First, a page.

What makes this book engaging is the fact that Wylie has a gift for describing people in detail. Even if he finds them loathsome. They come across as individuals with distinct characteristics, behaviours and motives. You get to understand why the author was drawn to them, tried to suppress his own feelings of discomfort, and lacked the courage to call them out at several moments until his moral compass could not take it any longer. He takes responsibility for his actions, and admits that he will always live with the shame of having participated in building surveillance networks that sought to weaponise information. However, he wants to make things right and let the world know how data-gathering practices are used to design fake news and disinformation campaigns that sow the seeds of polarisation in society.
Mindf*ck is also about Wylie’s personal journey as a gay man who grew up with the experience of disability. He suffered from two rare conditions, the symptoms of which included severe neuropathic pain, muscle weakness and vision and hearing impairment. He began using a wheelchair at the age of 12, and used it for the rest of his school days. It was annoying to be treated differently, so he found refuge in the computer lab where he could be on his own without having to interact with people who felt sorry for him. In later years, he enjoyed spending time with techno-anarchists who cared more about the craft of hacking than the way he looked or walked.
Wylie writes about what it means to be a queer whistleblower, and this is a profoundly moving section of the book. A refusal to hide oneself is at the heart of coming out. It is often defined as an act of truth-telling, of defying social norms, of being brave even while one is afraid of the implications. Being a whistleblower
was like a second coming out. What Wylie wanted to speak about was not his sexual orientation but his intimate knowledge of the inner workings of Cambridge Analytica.
What he had to fight against was not a heteronormative universe but non-disclosure agreements and the threat of lawsuits by the rich and powerful. Wylie does an excellent job of showing how lawyers, journalists and former colleagues formed a supportive network around him.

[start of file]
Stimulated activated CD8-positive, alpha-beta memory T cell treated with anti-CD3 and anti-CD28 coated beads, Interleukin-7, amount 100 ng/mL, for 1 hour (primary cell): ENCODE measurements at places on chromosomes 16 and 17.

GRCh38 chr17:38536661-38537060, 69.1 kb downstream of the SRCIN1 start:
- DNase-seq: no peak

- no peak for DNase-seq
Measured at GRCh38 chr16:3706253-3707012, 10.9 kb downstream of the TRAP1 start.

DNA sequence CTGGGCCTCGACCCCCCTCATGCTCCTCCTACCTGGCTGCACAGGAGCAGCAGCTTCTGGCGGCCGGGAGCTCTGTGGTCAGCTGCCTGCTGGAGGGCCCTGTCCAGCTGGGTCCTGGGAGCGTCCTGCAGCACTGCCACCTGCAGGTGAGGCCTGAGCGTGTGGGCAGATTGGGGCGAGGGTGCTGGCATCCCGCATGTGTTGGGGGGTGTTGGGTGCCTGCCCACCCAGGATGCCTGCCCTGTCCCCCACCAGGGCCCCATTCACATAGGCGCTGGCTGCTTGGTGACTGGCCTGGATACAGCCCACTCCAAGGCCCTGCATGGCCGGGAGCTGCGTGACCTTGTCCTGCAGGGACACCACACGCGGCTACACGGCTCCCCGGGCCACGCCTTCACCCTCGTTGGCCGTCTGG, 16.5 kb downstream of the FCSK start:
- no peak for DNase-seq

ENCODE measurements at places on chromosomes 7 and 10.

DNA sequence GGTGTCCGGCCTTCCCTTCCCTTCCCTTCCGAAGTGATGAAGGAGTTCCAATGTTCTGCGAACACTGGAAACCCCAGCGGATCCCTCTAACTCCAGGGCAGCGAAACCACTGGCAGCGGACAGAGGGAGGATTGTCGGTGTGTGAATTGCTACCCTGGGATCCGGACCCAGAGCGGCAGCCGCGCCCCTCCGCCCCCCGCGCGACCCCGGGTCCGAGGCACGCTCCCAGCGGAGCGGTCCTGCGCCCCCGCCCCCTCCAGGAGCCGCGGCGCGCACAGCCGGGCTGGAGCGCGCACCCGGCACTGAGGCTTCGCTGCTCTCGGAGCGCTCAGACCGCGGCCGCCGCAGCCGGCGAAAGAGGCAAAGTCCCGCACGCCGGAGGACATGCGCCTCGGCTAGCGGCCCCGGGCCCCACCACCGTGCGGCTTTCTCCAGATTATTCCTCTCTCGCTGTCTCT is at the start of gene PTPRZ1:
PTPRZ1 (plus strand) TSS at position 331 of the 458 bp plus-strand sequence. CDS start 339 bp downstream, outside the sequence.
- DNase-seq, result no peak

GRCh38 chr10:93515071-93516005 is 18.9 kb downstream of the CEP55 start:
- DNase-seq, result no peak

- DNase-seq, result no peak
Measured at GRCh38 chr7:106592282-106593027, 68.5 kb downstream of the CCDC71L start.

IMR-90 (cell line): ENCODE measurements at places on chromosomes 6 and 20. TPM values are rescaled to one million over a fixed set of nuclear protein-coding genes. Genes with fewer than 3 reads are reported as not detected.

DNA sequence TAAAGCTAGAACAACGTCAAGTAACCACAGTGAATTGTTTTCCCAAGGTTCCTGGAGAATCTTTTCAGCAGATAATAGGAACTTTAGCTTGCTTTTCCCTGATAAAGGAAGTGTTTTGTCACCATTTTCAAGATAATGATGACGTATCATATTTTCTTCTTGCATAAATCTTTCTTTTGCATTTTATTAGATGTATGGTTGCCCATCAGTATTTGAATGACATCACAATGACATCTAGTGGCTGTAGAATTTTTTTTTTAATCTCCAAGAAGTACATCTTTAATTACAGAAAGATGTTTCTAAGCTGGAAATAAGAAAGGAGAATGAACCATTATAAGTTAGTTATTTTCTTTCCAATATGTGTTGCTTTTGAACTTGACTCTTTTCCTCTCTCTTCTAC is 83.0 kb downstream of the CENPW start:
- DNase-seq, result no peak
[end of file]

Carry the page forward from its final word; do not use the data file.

Mindf*ck: Inside Cambridge Analytica’s Plot to Break the World; Author: Christopher Wylie; Publisher: Hachette; Price: Rs 599; Pages: 269
The book ends with an insightful epilogue titled “On Regulation: A Note to Legislators”. Wylie wants you to know that the dismal picture he has painted is not meant to create panic but to draw attention to the gaps that can be filled. He wants lawmakers to ensure that the law keeps up with technology so that Silicon Valley executives cannot get away with saying that they are not responsible for the mass shootings, ethnic cleansing and various other assaults on democracy being launched through the use of their digital platforms. If they want to profit from these systems, they must be willing to address the social costs.
Just as architects and engineers have to abide by building codes, Wylie advocates that people who create online platforms should be accountable to a digital building code. This should include “abusability” audits and safety testing before products or features are released. He also recommends developing a code of ethics for software engineers, requiring them to consider the impact of their work on vulnerable populations. If the engineer thinks that the employer’s request to build a feature is unethical, there should be a duty to refuse and a duty to report. The people who take these risks and come forward with the truth must be protected by law from retaliation from their employer.
The question that remains, however, is this: Is the state a trustworthy regulator?